GAO has issued a report on the status of regulatory activities and permitting of air emissions on Alaska’s outer continental shelf (OCS) as follows:
Air emissions from certain oil and gas related operations on the outer continental shelf (OCS), such as from oil and gas exploration, development, and production, are subject to one of two different regulatory programs, depending on the location of the operation. Operations are regulated by either the Department of the Interior or the Environmental Protection Agency (EPA).
According to a Congressional Research Service report, Interior and EPA’s regulatory programs have fundamental differences, in part because they stem from different statutory authorities. Interior’s authority is based on the Outer Continental Shelf Lands Act of 1953, as amended, which has a goal of offshore energy development and also requires Interior to issue and amend as necessary regulations for compliance with certain national ambient air quality standards to the extent that offshore energy activities significantly affect the air quality of any state.
EPA’s authority is based on the Clean Air Act Amendments of 1990, which focus on air quality. Interior has jurisdiction over air emissions from operations on the OCS in the western Gulf of Mexico and most of the central Gulf. Additionally, the Consolidated Appropriations Act, 2012, amended the Clean Air Act to transfer regulatory authority for air emissions on the OCS off Alaska’s north coast, including the Chukchi and Beaufort seas, from EPA to Interior. Interior’s Bureau of Ocean Energy Management (BOEM) is responsible for reviewing and approving plans for exploration, development, and production activities; this process includes projections of air emissions.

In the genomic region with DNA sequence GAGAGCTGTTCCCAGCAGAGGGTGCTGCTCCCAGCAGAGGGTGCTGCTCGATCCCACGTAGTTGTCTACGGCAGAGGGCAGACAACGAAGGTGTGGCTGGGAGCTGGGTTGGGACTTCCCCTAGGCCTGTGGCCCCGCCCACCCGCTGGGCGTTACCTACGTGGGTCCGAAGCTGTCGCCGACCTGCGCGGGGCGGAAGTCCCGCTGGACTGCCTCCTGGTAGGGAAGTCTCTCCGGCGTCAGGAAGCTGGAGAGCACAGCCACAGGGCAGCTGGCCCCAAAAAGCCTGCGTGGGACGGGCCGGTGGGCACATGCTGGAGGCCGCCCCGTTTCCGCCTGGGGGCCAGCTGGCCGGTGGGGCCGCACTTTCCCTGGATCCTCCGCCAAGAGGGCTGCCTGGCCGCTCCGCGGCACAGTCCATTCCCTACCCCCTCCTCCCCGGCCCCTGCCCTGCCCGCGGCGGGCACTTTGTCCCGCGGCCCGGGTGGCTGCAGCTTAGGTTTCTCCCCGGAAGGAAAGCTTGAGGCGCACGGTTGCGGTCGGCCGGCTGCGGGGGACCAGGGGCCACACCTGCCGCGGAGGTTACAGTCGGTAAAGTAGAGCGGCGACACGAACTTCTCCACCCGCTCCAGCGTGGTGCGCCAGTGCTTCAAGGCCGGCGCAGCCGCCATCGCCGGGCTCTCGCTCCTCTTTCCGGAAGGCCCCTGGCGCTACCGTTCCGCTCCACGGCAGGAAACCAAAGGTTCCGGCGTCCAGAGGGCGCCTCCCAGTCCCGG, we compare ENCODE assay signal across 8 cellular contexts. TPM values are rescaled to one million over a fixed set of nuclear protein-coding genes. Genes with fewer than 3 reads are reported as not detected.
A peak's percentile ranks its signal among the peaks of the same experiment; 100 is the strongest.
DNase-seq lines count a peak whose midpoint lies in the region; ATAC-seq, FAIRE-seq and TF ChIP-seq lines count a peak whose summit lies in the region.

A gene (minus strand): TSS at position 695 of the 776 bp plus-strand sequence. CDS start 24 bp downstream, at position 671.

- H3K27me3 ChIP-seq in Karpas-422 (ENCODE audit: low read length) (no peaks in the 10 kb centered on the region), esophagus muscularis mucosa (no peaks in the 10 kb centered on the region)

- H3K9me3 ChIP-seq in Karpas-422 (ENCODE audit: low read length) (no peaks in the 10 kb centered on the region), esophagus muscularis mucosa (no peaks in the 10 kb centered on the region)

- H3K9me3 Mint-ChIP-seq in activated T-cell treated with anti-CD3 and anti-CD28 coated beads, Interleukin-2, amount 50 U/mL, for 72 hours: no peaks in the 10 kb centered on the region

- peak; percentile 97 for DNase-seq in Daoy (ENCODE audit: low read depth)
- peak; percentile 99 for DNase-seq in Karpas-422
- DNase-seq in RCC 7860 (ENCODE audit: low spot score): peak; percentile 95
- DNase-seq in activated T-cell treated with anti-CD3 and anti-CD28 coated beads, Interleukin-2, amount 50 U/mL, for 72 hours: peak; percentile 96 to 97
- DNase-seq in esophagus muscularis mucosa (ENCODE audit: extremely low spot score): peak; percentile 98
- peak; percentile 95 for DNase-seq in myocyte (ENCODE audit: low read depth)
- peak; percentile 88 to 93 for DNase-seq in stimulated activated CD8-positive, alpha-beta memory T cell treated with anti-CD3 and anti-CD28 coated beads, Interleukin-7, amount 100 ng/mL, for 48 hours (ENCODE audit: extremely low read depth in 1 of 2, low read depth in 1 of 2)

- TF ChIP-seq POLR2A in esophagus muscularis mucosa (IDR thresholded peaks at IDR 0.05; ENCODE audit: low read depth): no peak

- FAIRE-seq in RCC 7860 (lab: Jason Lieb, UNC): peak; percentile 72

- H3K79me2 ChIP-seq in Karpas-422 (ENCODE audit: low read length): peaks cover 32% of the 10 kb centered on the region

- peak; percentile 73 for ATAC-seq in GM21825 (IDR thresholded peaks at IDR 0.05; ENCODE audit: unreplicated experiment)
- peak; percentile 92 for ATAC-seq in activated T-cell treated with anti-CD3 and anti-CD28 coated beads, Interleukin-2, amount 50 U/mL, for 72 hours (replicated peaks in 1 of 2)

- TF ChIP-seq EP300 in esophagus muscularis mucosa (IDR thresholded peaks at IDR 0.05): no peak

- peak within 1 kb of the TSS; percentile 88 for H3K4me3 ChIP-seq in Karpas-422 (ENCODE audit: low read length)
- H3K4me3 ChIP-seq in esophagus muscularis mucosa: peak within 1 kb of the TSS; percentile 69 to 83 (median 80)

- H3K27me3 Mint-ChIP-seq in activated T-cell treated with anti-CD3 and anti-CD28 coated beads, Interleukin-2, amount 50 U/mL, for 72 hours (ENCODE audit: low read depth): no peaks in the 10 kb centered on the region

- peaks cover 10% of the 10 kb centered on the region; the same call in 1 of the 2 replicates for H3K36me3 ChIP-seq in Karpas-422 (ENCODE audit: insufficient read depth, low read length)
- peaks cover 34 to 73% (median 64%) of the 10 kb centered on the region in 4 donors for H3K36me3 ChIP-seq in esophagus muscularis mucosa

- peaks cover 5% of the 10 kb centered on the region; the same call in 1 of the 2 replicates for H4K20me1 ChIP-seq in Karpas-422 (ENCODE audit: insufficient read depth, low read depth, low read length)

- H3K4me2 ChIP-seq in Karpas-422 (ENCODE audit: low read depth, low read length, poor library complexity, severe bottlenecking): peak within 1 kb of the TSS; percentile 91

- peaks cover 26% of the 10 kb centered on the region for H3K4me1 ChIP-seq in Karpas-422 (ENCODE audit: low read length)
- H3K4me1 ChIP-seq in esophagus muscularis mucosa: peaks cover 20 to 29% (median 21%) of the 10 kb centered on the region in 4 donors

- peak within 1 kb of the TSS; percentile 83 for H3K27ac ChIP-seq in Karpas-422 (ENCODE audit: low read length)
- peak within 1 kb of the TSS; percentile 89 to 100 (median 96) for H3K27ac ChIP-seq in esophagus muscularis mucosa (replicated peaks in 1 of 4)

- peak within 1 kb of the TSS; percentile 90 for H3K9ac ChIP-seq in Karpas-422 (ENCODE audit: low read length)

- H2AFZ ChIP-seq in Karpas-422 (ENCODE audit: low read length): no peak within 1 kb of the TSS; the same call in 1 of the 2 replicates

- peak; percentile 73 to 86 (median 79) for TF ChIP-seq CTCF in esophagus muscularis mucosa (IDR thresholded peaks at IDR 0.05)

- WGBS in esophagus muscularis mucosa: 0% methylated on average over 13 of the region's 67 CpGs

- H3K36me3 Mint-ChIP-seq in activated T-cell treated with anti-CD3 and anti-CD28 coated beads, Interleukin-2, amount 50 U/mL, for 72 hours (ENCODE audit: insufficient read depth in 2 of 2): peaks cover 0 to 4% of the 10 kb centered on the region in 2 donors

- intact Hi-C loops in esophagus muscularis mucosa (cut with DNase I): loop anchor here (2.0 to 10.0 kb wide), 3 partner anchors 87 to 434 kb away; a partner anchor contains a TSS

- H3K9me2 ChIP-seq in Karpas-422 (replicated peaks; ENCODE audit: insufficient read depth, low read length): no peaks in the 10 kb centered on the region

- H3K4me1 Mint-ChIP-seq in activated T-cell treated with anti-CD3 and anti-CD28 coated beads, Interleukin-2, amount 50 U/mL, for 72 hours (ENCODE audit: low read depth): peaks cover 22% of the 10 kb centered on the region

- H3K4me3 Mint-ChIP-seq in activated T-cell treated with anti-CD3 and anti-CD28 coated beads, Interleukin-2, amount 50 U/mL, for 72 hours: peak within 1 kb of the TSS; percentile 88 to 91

EPA has regulatory authority for air emissions from similar sources in all other portions of the OCS. In addition to moving regulatory authority over air emissions from EPA to Interior for the OCS off Alaska’s north coast, the act also mandates GAO to report to Congress on the processes for Interior and EPA permitting of OCS air emission activities in this area. This report discusses the status of such activities.
Since the Consolidated Appropriations Act, 2012 was passed on December 23, 2011, there has been limited activity subject to air emission regulations or permitting on the OCS off Alaska’s north coast, according to Interior and EPA officials. Before the act was passed, EPA had issued to Shell Gulf of Mexico Inc. and Shell Offshore, Inc., collectively, three air emission permits for drilling, exploratory drilling, and other activities on the OCS off Alaska’s north coast. According to an official in BOEM’s Office of Policy, Regulation, and Analysis, after the act passed, Shell conducted exploratory drilling on the OCS off Alaska’s north coast in 2012, but it did so under its existing air emission permits from EPA.
Interior’s air quality regulations have not been substantively updated since 1988, and the department is developing a proposal to amend its current oil and gas air quality regulations. According to BOEM officials, the proposed rule under development will address not only the change in jurisdiction from EPA to Interior for the OCS off Alaska’s north coast, but also update the regulations to reflect changes in pollution standards, modeling, and technology.